Lando: Double or Nothing #1 Review

Lando: Double or Nothing #1

Writer: Rodney Barnes
Artist: Paolo Villanelli
Colorist: Andres Mossa
Letterer: VC’s Joe Caramagna
Cover Artist: W. Scott Forbes
Publisher: Marvel

Review by Christoph Staffl

Just by looking at the cover of this magnificent issue, Lando: Double or Nothing #1, you know you are in for a treat. The colors are popping, the fonts of the title look fresh, and the Millennium Falcon literally underlines all those statements, by including a cartoonish look to it. I also love the coloring on Lando’s face and how his cape frames it. Not just does it have this three-dimensional look, but it also seems to be something Lando would select for the cover of his debut album. It’s funky.

We meet Lando shortly after he acquired the Millennium Falcon, as it seems. He discusses some decoration ideas with L3-37, of which she is not amused about. The dynamic between those two characters is just incredible and reflects everything we learned about them in the Solo movie. Lando is even more narcissistic and egocentric than ever, which makes “Ellthree” (aren’t those verbalizations of a Droid’s ID lovely?) a great counterpart.

Meanwhile, on the planet Kullgroon an underground group of Petrusians, who seem to have infiltrated a facility of the empire, are planning a coup. The only problem is that they have to find weapons on the planet. And Kristiss, daughter of Rythus who has infiltrated said facility, knows just the guy for the job. But “he won’t come cheap.”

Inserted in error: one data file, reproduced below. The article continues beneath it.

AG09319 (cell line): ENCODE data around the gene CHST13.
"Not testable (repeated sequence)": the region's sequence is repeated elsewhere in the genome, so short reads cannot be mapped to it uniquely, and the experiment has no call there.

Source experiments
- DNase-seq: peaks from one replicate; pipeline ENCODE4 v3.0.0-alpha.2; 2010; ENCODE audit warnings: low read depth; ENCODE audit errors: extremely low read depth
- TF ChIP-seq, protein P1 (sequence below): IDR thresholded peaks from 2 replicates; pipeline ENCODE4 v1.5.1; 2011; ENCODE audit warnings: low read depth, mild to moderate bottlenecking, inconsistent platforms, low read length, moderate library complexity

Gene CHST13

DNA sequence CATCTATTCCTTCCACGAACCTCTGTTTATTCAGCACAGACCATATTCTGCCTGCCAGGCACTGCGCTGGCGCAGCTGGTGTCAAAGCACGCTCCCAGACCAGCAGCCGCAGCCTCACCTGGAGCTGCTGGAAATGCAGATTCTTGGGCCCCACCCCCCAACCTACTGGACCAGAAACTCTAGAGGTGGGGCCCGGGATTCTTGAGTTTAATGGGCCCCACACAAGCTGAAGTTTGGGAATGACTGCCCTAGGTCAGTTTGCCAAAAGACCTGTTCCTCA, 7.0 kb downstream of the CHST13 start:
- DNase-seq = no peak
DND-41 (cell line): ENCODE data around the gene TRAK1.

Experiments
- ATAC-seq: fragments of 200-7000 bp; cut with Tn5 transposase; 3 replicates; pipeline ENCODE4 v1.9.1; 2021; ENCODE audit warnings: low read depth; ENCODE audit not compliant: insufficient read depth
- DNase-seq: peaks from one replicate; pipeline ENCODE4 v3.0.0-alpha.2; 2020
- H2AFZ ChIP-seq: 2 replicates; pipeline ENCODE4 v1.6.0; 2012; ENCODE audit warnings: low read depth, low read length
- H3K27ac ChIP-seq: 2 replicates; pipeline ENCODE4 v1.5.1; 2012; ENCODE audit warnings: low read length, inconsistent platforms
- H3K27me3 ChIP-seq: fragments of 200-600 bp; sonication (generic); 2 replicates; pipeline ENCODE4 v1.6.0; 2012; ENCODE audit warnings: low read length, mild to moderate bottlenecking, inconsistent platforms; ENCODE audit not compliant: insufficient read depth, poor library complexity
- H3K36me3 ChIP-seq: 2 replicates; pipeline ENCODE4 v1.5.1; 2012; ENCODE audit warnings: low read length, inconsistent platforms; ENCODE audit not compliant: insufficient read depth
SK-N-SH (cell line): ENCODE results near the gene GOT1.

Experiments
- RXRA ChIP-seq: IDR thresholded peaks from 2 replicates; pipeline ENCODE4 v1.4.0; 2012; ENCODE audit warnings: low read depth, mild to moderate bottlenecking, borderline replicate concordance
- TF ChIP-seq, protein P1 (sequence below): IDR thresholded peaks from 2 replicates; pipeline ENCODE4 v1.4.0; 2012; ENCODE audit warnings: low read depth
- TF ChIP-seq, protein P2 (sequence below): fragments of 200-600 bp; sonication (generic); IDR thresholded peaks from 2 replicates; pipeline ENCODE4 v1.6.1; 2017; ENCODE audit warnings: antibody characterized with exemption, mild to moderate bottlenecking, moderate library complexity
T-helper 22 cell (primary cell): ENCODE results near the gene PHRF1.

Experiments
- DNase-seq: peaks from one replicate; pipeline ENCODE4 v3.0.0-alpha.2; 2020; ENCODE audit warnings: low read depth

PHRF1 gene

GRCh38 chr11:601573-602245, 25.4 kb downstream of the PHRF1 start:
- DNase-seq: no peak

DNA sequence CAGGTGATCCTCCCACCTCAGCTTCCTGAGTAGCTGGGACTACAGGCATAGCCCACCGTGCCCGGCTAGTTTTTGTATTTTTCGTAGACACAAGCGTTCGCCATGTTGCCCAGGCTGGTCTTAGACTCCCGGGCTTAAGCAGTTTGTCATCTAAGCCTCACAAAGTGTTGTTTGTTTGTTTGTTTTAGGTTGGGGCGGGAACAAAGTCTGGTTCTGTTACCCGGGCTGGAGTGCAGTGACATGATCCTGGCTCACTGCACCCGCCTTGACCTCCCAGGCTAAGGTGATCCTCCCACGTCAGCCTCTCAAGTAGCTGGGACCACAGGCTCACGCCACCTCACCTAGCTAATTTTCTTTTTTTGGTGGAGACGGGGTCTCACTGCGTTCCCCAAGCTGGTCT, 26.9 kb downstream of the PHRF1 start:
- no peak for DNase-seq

The story so far is rather simple, which is not a criticism. The characters, which are embedded in this rich universe, and their interactions with one another, make this a fun ride. Lando’s behavior around people and his “unique” personality that gets him into trouble, but most of the time also is the solution to the problem it caused, would be annoying if it wouldn’t be for the other characters. Kristiss is an excellent addition to the Lando-Ellthree-Duo, which result in various situations and dialogues you don’t want to miss. Want an example? Here you go: “Please forgive him. I’ve concluded it has something to do with the cape. It enhances his delusions of grandeur.”

The artwork is great as well. Lens-flares, popping colors, detailed surroundings, and facial expressions that are just to die for are only the tip of the iceberg. Everything also takes place in a unique panel design that feels fresh and supports the eye-movement through the pages perfectly, so you don’t get lost in everything that is going on.

But not everything is shiny and sparkly in this issue, as the cover wants us to believe. My one big complaint about this issue is Lando’s pansexuality or better: the lack of it. Watching the movie and reading the news, I expected this comic to be more than your usual story of a smuggler and con artist, that happens to take place in the Star Wars universe. This story could have been the chance to really get into this topic. I am aware that this is just the first issue, but so far it is not even recognized. I hope they do that in the upcoming parts of the story.

Verdict: Buy it!

One of my favorite things about Solo: A Star Wars Story was Donald Glover’s performance as Lando Calrissian. Lando: Double or Nothing #1 tells not quite his origin story, but an essential part of it. And if the one complaint I have about Lando is handled within the next few issues, this seems to be a story you don’t want to miss.

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